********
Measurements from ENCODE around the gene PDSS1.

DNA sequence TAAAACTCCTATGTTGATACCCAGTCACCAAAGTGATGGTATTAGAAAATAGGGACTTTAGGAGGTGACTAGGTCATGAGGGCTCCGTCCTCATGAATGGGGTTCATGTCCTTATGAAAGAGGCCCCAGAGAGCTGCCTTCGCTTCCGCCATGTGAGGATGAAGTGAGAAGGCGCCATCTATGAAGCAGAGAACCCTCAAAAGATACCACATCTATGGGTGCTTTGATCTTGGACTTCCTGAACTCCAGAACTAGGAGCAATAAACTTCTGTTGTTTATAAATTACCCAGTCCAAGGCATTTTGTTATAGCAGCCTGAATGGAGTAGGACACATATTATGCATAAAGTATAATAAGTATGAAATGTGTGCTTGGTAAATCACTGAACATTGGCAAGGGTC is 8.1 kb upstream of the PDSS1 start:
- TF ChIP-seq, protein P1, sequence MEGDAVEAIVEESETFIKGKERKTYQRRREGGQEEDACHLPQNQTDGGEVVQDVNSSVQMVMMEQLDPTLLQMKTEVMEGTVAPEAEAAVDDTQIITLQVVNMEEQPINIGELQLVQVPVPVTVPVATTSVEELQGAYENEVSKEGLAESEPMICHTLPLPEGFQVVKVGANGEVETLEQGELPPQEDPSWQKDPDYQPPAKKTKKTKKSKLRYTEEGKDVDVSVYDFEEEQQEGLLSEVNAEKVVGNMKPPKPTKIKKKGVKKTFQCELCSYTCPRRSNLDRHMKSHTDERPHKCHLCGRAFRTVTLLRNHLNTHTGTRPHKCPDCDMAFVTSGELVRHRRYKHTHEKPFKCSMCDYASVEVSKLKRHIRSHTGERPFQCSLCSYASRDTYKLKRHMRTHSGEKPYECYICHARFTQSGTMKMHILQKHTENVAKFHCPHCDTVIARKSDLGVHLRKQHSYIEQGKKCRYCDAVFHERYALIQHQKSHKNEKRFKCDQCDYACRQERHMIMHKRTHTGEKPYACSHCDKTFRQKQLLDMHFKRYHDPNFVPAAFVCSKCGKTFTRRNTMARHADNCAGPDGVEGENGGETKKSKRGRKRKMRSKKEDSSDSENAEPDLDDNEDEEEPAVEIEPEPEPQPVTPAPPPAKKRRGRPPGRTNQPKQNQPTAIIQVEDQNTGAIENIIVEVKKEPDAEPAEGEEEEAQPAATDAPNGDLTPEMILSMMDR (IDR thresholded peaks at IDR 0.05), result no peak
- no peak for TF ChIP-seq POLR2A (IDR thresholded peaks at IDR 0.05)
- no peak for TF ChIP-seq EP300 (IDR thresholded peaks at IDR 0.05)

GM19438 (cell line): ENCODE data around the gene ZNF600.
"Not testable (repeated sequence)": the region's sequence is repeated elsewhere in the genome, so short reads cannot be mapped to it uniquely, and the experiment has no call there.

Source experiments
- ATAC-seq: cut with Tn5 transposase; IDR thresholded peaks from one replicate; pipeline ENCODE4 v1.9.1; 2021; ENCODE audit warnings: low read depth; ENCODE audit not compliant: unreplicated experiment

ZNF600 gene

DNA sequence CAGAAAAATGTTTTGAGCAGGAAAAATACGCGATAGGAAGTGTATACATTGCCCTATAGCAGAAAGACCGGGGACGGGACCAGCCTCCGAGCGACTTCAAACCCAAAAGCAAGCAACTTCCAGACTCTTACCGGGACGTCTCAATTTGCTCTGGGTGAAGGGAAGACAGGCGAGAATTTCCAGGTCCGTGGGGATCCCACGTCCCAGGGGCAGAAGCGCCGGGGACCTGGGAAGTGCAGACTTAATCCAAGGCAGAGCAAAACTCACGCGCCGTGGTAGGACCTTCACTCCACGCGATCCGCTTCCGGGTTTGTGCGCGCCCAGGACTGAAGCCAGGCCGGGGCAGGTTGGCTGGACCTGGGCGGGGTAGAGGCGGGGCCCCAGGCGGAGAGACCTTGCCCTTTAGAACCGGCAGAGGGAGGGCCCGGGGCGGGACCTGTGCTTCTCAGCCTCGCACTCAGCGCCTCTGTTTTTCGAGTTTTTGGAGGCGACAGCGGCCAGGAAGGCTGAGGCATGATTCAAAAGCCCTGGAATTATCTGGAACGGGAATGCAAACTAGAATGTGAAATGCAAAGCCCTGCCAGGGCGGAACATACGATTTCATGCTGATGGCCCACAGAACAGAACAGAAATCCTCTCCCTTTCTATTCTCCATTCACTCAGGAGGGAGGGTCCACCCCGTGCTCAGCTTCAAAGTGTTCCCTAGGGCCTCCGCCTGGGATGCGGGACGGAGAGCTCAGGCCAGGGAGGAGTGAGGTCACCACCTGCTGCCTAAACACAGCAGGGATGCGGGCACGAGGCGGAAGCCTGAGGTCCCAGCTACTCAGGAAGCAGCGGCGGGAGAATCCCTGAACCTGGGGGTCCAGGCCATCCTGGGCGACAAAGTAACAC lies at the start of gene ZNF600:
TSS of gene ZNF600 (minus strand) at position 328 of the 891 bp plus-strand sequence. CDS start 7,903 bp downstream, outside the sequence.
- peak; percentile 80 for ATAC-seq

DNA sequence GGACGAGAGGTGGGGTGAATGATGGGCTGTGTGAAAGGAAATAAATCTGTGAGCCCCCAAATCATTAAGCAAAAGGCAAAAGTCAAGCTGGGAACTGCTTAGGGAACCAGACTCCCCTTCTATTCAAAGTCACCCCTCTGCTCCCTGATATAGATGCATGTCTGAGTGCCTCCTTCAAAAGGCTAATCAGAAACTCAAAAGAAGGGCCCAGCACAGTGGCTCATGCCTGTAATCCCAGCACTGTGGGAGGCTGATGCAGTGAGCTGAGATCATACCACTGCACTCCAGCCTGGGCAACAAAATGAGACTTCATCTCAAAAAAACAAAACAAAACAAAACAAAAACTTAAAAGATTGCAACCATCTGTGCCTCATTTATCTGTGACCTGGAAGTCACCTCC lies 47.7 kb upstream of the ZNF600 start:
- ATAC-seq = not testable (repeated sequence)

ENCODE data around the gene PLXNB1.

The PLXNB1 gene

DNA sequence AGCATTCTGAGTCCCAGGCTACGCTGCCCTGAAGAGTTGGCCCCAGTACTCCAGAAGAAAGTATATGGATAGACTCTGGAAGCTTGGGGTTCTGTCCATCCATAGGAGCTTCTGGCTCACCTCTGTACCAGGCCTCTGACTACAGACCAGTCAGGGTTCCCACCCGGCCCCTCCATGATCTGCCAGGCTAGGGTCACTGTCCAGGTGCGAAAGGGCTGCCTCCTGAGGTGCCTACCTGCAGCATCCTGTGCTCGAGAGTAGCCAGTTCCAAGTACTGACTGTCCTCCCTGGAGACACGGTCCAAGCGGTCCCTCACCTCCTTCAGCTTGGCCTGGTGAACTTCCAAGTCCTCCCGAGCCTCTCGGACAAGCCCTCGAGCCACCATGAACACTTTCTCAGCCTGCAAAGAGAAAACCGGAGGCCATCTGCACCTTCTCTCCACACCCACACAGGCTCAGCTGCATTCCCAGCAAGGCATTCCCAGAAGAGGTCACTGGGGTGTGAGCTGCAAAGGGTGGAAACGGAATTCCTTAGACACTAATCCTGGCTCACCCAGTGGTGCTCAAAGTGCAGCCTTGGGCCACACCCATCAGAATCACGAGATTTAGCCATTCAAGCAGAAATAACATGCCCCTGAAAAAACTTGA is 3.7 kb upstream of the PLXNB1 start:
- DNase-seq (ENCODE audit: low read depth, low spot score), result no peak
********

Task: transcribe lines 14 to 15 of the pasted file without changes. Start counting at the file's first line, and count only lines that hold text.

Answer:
DNA sequence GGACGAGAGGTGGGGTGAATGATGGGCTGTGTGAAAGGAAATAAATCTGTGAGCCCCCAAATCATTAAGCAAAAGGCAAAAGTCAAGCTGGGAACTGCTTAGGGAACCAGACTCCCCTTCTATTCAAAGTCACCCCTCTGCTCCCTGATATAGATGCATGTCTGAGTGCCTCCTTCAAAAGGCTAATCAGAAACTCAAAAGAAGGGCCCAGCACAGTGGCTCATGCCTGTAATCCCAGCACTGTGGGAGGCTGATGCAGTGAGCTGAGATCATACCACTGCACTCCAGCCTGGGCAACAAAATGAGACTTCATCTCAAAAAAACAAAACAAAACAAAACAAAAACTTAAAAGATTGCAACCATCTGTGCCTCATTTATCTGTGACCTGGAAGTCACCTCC lies 47.7 kb upstream of the ZNF600 start:
- ATAC-seq = not testable (repeated sequence)